8 Rule For Starting You Own Farm
You’ve dreamed of becoming a farmer, growing food not just for yourself but for your greater community. You learn to work with the soil, and are prepared for a life of physical toil, intellectual challenges, and uncertain finances. All that’s left is to trade in your suit and tie for sturdy boots and a dilapidated hat.
Congratulations. The world needs you. According to this article, there are currently more bus drivers/conductors and commercial Okada riders than farmers in Nigeria. While at first glance this might seem like an arbitrary statistic, consider this: which is more likely to happen first, a bus driver needing to eat, or a farmer needing a bus ticket? Food ranks in the upper echelon of human needs, right beside oxygen, sleep, and cuddling with your sweetheart.
The planet needs nutritious food, and that requires thoughtful, intelligent people to grow it. So if you’re genuinely considering farming as a career, tape the following 9 rules for starting a farm to your refrigerator, tack them to your barn door, or commit them to memory. After fifteen years of running my own farm, these lessons were hard won, but continue to serve me well. As you pursue your own farming dream, keep them in the forefront of your mind. Following them might not guarantee success, but they will certainly put you on the path to economic and agricultural sustainability
8 Rule for starting you own farm
Rule #1: Avoid Debt!
Farming doesn’t HAVE to be financed with borrowed money. Avoiding debt should be a primary goal for any new farmer, even if they have to start very, very small for a few years. That’s how our farm started. And clearly, I still save my kobo.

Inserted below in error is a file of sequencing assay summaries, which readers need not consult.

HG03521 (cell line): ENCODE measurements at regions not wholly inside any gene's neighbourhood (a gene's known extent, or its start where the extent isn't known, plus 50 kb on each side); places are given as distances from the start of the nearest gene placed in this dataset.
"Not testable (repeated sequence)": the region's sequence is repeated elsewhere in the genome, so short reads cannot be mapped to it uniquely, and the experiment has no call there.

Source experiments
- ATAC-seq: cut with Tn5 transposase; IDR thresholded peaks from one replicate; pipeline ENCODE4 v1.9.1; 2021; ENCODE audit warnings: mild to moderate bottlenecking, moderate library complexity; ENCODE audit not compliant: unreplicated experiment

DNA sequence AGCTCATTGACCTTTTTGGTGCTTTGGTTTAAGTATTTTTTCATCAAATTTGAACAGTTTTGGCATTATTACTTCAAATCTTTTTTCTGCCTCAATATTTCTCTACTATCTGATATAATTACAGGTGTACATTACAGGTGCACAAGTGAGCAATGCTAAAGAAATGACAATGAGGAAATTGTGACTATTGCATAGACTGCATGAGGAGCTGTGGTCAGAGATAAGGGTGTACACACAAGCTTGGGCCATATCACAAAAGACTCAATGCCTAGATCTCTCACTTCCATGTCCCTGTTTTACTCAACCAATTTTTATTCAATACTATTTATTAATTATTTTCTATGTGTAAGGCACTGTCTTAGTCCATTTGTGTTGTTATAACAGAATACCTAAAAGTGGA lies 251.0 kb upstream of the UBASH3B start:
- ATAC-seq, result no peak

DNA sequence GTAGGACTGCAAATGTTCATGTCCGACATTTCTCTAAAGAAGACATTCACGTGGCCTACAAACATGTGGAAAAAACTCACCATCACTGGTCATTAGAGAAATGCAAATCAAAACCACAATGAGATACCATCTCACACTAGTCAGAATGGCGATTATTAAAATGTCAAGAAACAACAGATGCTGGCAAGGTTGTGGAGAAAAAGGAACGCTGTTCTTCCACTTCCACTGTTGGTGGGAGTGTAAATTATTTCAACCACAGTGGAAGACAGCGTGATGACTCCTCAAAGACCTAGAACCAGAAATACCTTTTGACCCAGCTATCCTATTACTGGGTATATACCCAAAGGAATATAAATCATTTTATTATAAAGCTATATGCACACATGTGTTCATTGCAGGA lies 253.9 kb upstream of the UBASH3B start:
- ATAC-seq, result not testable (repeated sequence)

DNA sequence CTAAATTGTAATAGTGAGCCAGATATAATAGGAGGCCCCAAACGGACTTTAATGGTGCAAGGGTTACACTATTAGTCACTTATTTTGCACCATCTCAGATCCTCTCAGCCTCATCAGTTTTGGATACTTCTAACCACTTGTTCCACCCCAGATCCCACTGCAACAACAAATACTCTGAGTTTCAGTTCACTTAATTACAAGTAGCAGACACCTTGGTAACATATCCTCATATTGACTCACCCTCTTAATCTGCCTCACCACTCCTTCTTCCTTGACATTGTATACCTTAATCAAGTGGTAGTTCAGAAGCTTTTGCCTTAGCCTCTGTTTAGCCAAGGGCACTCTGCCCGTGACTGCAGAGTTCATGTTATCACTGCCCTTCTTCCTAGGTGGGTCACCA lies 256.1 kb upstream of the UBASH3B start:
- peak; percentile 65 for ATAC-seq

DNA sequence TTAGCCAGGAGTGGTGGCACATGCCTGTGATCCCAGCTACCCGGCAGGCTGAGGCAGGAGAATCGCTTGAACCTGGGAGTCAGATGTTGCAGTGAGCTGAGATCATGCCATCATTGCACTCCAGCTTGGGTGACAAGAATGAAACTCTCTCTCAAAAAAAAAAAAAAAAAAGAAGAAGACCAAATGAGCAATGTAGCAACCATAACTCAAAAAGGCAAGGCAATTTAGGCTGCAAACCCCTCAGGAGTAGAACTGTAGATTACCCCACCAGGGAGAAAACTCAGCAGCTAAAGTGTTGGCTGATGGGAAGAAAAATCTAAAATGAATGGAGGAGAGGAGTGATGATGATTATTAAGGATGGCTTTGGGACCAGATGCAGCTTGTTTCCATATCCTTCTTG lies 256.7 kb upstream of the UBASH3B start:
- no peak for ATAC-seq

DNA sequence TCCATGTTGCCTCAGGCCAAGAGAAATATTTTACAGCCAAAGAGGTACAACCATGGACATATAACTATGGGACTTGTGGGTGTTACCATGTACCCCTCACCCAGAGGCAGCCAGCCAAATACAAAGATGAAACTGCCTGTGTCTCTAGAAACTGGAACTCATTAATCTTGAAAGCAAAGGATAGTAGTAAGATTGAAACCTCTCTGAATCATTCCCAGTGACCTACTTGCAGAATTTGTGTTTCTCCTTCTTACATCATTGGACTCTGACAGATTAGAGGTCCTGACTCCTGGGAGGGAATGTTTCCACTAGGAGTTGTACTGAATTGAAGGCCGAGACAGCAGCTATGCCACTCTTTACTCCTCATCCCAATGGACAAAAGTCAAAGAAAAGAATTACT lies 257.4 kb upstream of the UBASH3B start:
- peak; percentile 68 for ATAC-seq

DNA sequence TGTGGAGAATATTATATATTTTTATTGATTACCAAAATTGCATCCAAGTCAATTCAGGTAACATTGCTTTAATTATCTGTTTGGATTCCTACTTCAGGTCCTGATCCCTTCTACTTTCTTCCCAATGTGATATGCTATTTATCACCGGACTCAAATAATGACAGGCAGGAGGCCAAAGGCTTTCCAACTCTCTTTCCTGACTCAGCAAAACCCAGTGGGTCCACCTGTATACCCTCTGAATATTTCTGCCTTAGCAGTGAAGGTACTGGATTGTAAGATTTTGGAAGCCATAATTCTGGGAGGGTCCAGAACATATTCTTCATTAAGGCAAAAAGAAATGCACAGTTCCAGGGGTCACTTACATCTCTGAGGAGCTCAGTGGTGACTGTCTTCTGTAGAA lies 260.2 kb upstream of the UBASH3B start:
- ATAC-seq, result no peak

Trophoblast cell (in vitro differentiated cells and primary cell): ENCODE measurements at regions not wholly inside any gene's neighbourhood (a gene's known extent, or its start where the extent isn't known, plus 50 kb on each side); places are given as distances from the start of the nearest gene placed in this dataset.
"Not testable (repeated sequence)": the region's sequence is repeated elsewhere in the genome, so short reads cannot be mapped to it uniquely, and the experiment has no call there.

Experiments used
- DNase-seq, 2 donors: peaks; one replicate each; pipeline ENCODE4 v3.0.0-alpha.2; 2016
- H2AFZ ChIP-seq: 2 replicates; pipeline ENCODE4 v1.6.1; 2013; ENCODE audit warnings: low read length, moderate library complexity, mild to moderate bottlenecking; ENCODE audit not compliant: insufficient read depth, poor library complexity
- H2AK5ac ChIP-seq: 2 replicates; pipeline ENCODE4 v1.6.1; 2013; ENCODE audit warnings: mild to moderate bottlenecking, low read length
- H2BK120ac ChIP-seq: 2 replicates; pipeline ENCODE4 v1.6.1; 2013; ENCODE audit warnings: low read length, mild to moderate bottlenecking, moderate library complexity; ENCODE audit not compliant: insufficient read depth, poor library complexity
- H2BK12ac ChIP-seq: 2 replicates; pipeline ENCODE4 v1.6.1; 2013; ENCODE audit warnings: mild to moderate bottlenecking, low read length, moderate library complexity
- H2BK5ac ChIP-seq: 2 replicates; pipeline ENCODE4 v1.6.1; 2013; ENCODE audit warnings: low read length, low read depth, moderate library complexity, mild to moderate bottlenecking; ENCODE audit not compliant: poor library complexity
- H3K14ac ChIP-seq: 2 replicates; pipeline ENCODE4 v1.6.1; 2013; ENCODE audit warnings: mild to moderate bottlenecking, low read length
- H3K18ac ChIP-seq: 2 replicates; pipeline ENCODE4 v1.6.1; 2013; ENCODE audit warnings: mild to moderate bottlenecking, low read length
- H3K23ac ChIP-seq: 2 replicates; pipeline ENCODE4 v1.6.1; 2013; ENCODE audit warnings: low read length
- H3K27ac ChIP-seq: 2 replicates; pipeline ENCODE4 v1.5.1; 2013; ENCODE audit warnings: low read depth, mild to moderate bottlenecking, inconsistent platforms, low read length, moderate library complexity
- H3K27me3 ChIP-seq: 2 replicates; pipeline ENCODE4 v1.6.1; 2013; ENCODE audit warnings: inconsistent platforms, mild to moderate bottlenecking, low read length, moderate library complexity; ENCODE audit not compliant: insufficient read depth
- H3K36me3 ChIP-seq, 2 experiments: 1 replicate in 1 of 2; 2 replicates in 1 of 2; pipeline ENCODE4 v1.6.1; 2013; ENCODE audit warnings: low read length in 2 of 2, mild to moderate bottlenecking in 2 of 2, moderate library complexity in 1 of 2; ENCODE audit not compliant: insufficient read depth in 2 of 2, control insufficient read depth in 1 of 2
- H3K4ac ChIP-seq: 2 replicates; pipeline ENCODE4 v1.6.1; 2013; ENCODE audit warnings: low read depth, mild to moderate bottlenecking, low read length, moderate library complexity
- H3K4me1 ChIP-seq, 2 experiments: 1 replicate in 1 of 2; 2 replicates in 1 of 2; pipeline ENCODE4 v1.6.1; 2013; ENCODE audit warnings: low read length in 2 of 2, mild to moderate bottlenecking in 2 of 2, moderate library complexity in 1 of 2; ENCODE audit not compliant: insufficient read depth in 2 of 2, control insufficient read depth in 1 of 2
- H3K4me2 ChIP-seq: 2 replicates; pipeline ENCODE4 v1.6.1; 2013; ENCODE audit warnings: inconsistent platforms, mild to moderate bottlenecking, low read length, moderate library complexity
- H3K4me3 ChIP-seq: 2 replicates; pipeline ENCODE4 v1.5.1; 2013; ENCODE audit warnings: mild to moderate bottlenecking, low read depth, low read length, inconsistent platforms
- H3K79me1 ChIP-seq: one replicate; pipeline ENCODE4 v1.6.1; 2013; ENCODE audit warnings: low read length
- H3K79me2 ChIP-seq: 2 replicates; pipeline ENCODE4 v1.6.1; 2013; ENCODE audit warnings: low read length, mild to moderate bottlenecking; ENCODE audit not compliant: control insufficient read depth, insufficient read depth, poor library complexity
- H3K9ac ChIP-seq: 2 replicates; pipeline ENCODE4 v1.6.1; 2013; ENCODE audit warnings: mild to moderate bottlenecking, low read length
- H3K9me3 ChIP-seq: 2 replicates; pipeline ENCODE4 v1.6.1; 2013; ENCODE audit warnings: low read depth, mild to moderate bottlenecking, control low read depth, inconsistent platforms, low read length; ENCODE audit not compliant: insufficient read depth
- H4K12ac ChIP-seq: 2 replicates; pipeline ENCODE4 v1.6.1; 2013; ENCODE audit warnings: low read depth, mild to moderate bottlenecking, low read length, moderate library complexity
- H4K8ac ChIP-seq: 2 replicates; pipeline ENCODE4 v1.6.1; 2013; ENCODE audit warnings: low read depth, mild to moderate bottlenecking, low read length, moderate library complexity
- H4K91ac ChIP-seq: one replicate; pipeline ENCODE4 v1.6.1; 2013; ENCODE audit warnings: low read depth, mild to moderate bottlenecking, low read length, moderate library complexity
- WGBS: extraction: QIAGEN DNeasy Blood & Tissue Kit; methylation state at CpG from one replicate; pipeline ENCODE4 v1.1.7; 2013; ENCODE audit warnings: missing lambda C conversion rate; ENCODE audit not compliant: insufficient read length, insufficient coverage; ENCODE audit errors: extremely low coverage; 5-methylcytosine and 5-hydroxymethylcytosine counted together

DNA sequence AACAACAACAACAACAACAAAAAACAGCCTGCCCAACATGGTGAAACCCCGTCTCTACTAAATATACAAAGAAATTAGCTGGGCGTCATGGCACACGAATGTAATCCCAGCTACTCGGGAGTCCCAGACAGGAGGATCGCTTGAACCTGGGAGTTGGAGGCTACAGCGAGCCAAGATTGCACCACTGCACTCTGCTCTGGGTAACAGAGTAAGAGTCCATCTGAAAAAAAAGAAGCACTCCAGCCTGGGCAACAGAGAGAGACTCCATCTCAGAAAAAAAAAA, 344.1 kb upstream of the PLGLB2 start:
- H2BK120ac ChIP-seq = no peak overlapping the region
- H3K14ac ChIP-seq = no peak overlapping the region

Why is this #1? Why does it have an exclamation point after it? Because—listen up—in the past twenty years, debt has tanked more farms than drought, plague, and pestilence combined. If there’s one thing our national housing crisis has reinforced, it’s how economically debilitating debt can be for the average person. Farmers aren’t immune to these challenges. Legions of great producers have abandoned their farming dreams simply because they couldn’t pay their debt when the bank came calling.
In a nutshell, debt (borrowing money, with interest) allows us to accelerate our goals, turning dreams of tomorrow into realities of today. While borrowed money might buy us a tractor, a new barn, or even the land we’ll be farming, experience, the most valuable farming asset of all, cannot be purchased.
Experience doesn’t come with a Bachelor’s Degree in Agriculture, and it certainly doesn’t come from a book. Agriculture is fraught with uncertainties, surprises, and intellectual challenges. And that’s just before lunch. Adding monthly payments to this intimidating list financially handcuffs most people right from the start.